Corey Hart: coolest baseball player on the planet, scorpion expert

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I’m at the Brewers’ complex and I just got done talking to Corey Hart. For the second straight year he’s on crutches while I’m here, so that kind of stinks. But he’s having an MRI tomorrow. Assuming it’s all good he’ll be able to start the slow march back to playing condition.  And he’s optimistic that it’ll be a clean MRI. He’s feeling good.

The important thing here, however, is that he and I talked about Batman for a while. It was gonna happen. I’m wearing a Batman t-shirt today. He has a big Batman tattoo on his forearm and down his spine he has the worlds “Why so serious?” That’s some quality.  I did notice, however, that on the back of each hand he has a Superman-esque tattoo, one with his first initial in the shield, one with his wife’s. I had to ask:

“You’re sending some mixed signals here. Which is it: Batman or Superman?” I asked.

“Batman, definitely,” He said.

“Why Batman?”

“Because he’s a normal person without super powers but still does what he does. And he’s a good example. There are a lot of rich people. They don’t all do good things. Batman uses his money to fight evil.”

Can’t argue with that.

He then went to grab his phone to show me pictures of his extensive super hero action figure collection, which he has literally hanging on walls in the packages. We were interrupted, though, because some other reporters needed to ask him about baseball and things. As if that were important. Hart told me he’d catch me later to show me the collection, which he’s quite excited about.  MLB.com’s Adam McCalvy was there and as we walked out he told me that he’s seen the collection and that it’s impressive. I can’t wait.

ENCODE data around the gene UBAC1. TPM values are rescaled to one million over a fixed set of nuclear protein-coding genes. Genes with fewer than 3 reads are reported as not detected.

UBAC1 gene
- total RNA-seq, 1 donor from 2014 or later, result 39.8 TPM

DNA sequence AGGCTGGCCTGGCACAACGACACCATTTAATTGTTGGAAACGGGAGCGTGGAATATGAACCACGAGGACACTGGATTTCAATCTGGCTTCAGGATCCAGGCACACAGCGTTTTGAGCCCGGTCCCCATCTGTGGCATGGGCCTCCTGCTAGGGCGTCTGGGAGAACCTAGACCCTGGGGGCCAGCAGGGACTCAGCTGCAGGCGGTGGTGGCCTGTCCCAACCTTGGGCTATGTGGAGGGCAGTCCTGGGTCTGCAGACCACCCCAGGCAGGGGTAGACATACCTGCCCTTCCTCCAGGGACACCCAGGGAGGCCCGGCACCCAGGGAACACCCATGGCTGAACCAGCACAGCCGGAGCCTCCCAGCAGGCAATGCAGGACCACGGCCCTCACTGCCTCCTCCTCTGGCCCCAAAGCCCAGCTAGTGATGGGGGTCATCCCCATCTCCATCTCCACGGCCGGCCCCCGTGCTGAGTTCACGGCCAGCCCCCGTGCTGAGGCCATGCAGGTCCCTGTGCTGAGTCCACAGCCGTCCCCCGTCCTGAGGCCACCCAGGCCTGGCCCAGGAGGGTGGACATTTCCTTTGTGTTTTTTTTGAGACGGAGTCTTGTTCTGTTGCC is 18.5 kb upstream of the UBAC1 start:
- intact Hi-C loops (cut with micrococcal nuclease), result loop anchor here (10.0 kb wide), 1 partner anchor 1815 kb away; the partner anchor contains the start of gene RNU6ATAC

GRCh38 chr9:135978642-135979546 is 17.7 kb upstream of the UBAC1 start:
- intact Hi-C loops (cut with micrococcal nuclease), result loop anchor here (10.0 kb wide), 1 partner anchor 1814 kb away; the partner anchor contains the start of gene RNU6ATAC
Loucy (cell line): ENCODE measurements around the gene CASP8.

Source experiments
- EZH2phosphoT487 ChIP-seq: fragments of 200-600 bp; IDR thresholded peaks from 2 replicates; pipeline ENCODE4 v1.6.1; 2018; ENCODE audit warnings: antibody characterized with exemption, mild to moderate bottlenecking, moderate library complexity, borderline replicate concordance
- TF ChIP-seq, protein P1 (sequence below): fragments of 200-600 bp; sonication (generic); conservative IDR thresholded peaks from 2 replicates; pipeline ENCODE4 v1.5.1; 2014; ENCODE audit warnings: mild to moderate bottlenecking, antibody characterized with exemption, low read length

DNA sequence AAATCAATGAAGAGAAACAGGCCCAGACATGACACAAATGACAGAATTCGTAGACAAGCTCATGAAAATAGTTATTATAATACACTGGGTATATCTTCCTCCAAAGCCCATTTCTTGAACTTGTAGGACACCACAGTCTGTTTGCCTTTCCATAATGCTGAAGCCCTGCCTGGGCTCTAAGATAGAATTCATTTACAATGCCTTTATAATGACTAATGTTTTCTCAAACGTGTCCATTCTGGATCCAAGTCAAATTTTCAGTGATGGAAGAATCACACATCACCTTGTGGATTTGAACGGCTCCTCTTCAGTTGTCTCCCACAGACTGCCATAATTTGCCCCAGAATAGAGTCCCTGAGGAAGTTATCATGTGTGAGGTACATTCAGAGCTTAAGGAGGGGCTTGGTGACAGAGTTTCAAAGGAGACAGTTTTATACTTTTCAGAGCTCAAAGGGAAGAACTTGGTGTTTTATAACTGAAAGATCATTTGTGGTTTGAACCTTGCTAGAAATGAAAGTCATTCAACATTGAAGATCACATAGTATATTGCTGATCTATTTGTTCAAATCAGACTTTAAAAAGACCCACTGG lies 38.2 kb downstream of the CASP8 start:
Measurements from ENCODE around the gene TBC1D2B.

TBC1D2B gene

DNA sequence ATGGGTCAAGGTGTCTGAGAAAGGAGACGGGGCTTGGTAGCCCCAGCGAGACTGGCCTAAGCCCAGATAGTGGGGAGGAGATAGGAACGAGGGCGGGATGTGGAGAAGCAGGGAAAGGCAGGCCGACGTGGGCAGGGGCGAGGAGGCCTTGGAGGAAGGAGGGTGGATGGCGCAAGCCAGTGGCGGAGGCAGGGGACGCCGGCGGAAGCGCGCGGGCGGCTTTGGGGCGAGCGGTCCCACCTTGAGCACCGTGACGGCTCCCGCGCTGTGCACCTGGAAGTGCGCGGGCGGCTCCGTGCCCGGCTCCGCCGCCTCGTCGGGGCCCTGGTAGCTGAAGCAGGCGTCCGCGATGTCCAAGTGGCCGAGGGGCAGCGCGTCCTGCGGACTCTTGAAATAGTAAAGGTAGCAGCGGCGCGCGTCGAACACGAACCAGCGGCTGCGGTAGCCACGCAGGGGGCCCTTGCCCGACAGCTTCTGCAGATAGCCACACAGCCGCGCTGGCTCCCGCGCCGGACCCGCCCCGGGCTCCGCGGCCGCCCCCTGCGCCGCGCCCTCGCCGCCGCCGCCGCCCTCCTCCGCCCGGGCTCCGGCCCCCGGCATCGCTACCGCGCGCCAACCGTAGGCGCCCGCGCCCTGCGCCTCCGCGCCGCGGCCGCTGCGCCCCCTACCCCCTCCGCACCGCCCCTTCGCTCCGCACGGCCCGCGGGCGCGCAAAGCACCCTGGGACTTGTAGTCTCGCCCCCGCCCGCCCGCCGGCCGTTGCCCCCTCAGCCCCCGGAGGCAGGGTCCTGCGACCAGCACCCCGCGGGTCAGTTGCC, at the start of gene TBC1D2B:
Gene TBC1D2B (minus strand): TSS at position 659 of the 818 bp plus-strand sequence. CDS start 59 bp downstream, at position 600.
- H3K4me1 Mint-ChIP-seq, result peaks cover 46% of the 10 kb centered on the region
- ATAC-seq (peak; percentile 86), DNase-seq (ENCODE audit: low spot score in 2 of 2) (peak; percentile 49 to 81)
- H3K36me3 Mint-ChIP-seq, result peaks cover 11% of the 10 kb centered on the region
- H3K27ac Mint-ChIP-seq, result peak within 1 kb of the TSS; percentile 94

Just before the Batman conversation Hart held court about Doug Melvin’s encounter with the scorpion. Hart, who makes his home in Arizona, is something of an expert on scorpions, and he talked about how one does and does not dispose of them in the home. He didn’t put too fine a point on it, but he made it pretty clear that Melvin did not go about it the right way.

“You don’t grab them,” Hart said. “You hit ’em with a hammer. They’re tough. Try to squish them and they’re still going to sting you.”

I’m not sure if Batman ever fought a villain named The Scorpion, but if he did, I bet he knows that.

Kenley Jansen’s consecutive saves streak ends at 34

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Dodgers closer Kenley Jansen gave up three runs in the top of the ninth inning during Sunday’s game against the Braves, blowing his first save since August 26 last season. He had converted 34 consecutive saves.

Jansen yielded back-to-back singles to lead off the ninth inning, staked to a 4-1 lead. After getting two outs, Matt Adams hit a three-run home run down the right field line to knot the game at four apiece.

After Sunday’s lackluster performance, Jansen is now 24-for-25 in save chances this season with a 1.49 ERA and a 62/2 K/BB ratio in 42 1/3 innings.

Zach Britton sets American League record with 55th consecutive save

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Orioles closer Zach Britton finished Sunday’s 9-7 victory over the Astros with a scoreless ninth inning, earning his sixth save of the season. He has now earned the save in 55 consecutive opportunities dating back to September 2015, setting a new American League record. Tom Gordon previously held the record with 54 consecutive saves. Eric Gagne holds the major league record at 84.

Britton’s last blown save came on September 20, 2015, then converted two more saves before the end of the regular season. He went 47-for-47 in save chances last season and is six-for-six so far this year.

Along with his six saves, Britton has a 2.65 ERA and a 13/8 K/BB ratio in 17 innings this season. The lefty came off the disabled list earlier this month after missing two months with a strained left forearm.